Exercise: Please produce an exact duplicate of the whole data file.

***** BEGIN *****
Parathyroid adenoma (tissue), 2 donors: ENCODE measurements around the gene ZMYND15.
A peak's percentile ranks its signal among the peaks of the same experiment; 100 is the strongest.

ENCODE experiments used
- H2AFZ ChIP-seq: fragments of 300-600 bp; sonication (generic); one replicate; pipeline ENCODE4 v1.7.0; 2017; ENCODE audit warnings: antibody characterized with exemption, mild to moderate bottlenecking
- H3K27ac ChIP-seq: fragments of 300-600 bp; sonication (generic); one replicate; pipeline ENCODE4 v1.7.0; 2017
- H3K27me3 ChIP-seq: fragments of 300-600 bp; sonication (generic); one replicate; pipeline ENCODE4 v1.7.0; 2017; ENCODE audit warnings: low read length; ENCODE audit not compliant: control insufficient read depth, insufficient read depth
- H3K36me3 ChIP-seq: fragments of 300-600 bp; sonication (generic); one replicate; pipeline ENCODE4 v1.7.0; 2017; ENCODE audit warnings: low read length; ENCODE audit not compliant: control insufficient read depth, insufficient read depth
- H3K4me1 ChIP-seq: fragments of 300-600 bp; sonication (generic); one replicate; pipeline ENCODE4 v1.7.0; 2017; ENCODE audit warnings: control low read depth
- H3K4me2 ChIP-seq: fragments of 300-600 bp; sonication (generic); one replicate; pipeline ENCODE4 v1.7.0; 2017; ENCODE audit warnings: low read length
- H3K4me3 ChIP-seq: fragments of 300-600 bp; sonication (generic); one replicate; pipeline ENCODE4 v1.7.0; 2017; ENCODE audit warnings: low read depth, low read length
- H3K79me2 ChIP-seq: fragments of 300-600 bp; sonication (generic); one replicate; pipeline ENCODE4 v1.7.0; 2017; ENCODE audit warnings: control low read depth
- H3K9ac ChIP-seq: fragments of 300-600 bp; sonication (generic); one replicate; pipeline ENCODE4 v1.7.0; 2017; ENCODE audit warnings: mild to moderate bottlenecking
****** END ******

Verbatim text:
Parathyroid adenoma (tissue), 2 donors: ENCODE measurements around the gene ZMYND15.
A peak's percentile ranks its signal among the peaks of the same experiment; 100 is the strongest.

ENCODE experiments used
- H2AFZ ChIP-seq: fragments of 300-600 bp; sonication (generic); one replicate; pipeline ENCODE4 v1.7.0; 2017; ENCODE audit warnings: antibody characterized with exemption, mild to moderate bottlenecking
- H3K27ac ChIP-seq: fragments of 300-600 bp; sonication (generic); one replicate; pipeline ENCODE4 v1.7.0; 2017
- H3K27me3 ChIP-seq: fragments of 300-600 bp; sonication (generic); one replicate; pipeline ENCODE4 v1.7.0; 2017; ENCODE audit warnings: low read length; ENCODE audit not compliant: control insufficient read depth, insufficient read depth
- H3K36me3 ChIP-seq: fragments of 300-600 bp; sonication (generic); one replicate; pipeline ENCODE4 v1.7.0; 2017; ENCODE audit warnings: low read length; ENCODE audit not compliant: control insufficient read depth, insufficient read depth
- H3K4me1 ChIP-seq: fragments of 300-600 bp; sonication (generic); one replicate; pipeline ENCODE4 v1.7.0; 2017; ENCODE audit warnings: control low read depth
- H3K4me2 ChIP-seq: fragments of 300-600 bp; sonication (generic); one replicate; pipeline ENCODE4 v1.7.0; 2017; ENCODE audit warnings: low read length
- H3K4me3 ChIP-seq: fragments of 300-600 bp; sonication (generic); one replicate; pipeline ENCODE4 v1.7.0; 2017; ENCODE audit warnings: low read depth, low read length
- H3K79me2 ChIP-seq: fragments of 300-600 bp; sonication (generic); one replicate; pipeline ENCODE4 v1.7.0; 2017; ENCODE audit warnings: control low read depth
- H3K9ac ChIP-seq: fragments of 300-600 bp; sonication (generic); one replicate; pipeline ENCODE4 v1.7.0; 2017; ENCODE audit warnings: mild to moderate bottlenecking